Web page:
RENEE MONTAGNE, host:
In honor of Poetry Month this April, we've been sampling new anthologies. And today: "The Art of Losing: Poems of Grief and Healing."
It's a project poet Kevin Young took on after the sudden death of his own father - when Young looked for, but couldnt find, such a collection. Early in the book, Kevin Young includes a poem that has special meaning to him because it was read at his father's funeral. It's W.H. Auden's "Funeral Blues."
Mr. KEVIN YOUNG (Editor, "The Art of Losing: Poems of Grief and Healing"): (Reading) Stop all the clocks, cut off the telephone, prevent the dog from barking with a juicy bone. Silence the pianos and with muffled drum, bring out the coffin, let the mourners come. Let aero planes circle, moaning, overhead, scribbling on the sky the message, He is Dead.
MONTAGNE: If you just heard even those first few lines, you get the idea of the moment, or the first moments, of when a loved one has gone.
Mr. YOUNG: And I think thats a real part of grief that we sometimes aren't able to talk about, and I think that poetry talks about perhaps better than anything else. It's able to capture a moment, a feeling -perhaps a fleeting feeling - and even make - as that poem does - music out of it.
MONTAGNE: Hmm. There is a poem entitled "Grief," by Stephen Dobyns. I'd like you to read the first stanza because it's an exquisite rendition of emptiness.
Mr. YOUNG: Yeah.
(Reading) "Grief," by Stephen Dobyns. Trying to remember you is like carrying water in my hands a long distance across sand. Somewhere, people are waiting. They have drunk nothing for days.
MONTAGNE: Is there something about the poem that makes it a perfect medium to express sorrow and grief?
Mr. YOUNG: I think so. The best poems are precise about a feeling. A poem can be both blunt - it can just say it straight out. And it also can say, you know, stop all the clocks, do not go gentle into that good night. It can plead in a way that we may wish, but we are not able to. And I think that the ability to be direct and say it full out, but also make a music out of it, make a metaphor, make meaning, is really what a poem does best.
MONTAGNE: There are a number of poems in here about children dying. And one of the most crushingly sad one is by David Wojahn, titled "Written on the Due Date of a Son Never Born."
Mr. YOUNG: Yes.
(Reading) Echinacea, bee balm, aster, trumpet vine. I watch your mother bend to prune, water sluicing silver from the hose. Another morning you will never see. Summer solstice, dragonflies flare, the un-petaled rose. Six a.m., and already she's breaking down, hose flung to the sidewalk where it snakes and pulses in a steady, keening glitter, both hands to her face. That much I can give you of these hours. That much only, fists and blossom forged by salt, trellising your wounded helixes against our days. Tell us how to live for we are shades, facing, caged, the chastening sun. Our eyes are scorched and lidless. We cannot bear your light.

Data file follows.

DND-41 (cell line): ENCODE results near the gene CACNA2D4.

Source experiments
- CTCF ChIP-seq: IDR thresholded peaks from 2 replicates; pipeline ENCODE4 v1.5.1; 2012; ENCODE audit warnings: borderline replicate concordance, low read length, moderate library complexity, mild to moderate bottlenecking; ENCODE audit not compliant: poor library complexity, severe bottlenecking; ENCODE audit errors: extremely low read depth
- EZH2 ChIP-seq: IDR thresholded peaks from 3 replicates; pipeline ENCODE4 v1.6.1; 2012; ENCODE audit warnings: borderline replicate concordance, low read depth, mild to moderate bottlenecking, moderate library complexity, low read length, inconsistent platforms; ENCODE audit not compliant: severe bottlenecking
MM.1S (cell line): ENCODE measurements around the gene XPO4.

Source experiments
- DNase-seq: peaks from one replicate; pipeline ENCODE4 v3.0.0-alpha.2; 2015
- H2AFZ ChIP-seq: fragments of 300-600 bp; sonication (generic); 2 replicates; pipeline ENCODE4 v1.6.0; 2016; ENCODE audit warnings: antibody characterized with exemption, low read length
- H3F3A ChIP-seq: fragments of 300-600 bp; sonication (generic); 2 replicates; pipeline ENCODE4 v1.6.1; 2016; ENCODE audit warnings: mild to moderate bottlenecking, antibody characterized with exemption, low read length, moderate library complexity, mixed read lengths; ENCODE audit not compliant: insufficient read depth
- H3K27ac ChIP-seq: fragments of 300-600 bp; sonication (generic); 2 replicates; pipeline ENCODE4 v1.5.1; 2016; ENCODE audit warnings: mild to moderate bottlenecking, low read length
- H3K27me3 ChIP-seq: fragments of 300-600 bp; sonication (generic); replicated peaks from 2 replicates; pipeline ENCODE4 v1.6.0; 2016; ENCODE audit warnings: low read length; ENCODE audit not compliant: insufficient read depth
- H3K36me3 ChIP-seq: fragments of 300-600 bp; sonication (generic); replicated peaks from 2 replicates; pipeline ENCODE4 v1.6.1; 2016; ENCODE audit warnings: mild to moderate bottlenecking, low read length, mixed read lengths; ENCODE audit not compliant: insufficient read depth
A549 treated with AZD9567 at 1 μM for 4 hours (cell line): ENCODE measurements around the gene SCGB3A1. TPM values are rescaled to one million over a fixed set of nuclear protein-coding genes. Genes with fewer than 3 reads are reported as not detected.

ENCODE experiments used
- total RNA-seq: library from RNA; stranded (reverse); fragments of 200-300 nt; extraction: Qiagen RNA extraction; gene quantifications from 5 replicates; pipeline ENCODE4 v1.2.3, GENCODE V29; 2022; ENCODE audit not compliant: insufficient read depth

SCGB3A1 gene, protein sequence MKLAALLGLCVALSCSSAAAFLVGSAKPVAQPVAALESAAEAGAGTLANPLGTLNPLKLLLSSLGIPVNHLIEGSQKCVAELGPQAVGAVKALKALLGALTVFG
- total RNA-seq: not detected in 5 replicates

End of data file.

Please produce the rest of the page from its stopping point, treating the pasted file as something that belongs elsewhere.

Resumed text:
Mr. YOUNG: That's a beautiful poem. It's so - it names something that Im not sure I'd seen in a poem before. And I think that experience is shared by more people than we wish to admit. And I think it's - perhaps Im wrong - but in that naming it, I find some consolation.
MONTAGNE: You're starting this collection partly out of wanting something that you didnt have when your own father died. You write in the introduction that later, you found that he had clipped and saved a bit of a poem or a few lines, and they're so sweet. And the two lines are, if equal affection cannot be; let the more loving one be me.
There is, included in this collection, a poem in the words of a parent who is alive but looking ahead to the inevitable. It's a sweet poem and almost an amusing one. It's called "Remember Me," by Hal Sirowitz.
Mr. YOUNG: Yeah, it's a great poem.
(Reading) "Remember Me." Every weekend, your mother and I tour cemetery plots, Father said, the way most people visit model homes. We have different tastes. I like jutting hills overlooking traffic, whereas she prefers a bed of flowers. She desires a plot away from traffic noise. I let her have her way in death to avoid a life of hell. But when you light memorial candles for us, arrange hers in the center of a flowery tablecloth. But place mine on the windowsill. Dont say any prayers for me, just wet your finger and pass it through the flame. Remember me by the tricks I have taught you.
MONTAGNE: Hmm. Maybe only a parent to a child...
(Soundbite of laughter)
MONTAGNE: ...could, you know, could basically get away with, let me help you out. Let me give you some advice for when Im gone.
You know, I want to end with a poem by Philip Larkin. It's called "Trees."
Mr. YOUNG: "The Trees." The trees are coming into leaf like something almost being said. The recent buds relax and spread their greenness as a kind of grief. Is it that they are born again and we grow old? No. They die, too. The yearly trick of looking new is written down in rings of grain. Yet still the unresting castles thresh in full-grown thickness every May. Last year is dead, they seem to say. Begin afresh, afresh, afresh.
MONTAGNE: There's such a burst of hope in that.
Mr. YOUNG: There is - yet still. You know, that - I think - is one of the feelings that these poems capture, that movement is part of the journey of grief and healing.
MONTAGNE: Poet Kevin Young. He's editor of the collection "The Art of Losing." You can hear all the interviews in our poetry series, at NPR.org.
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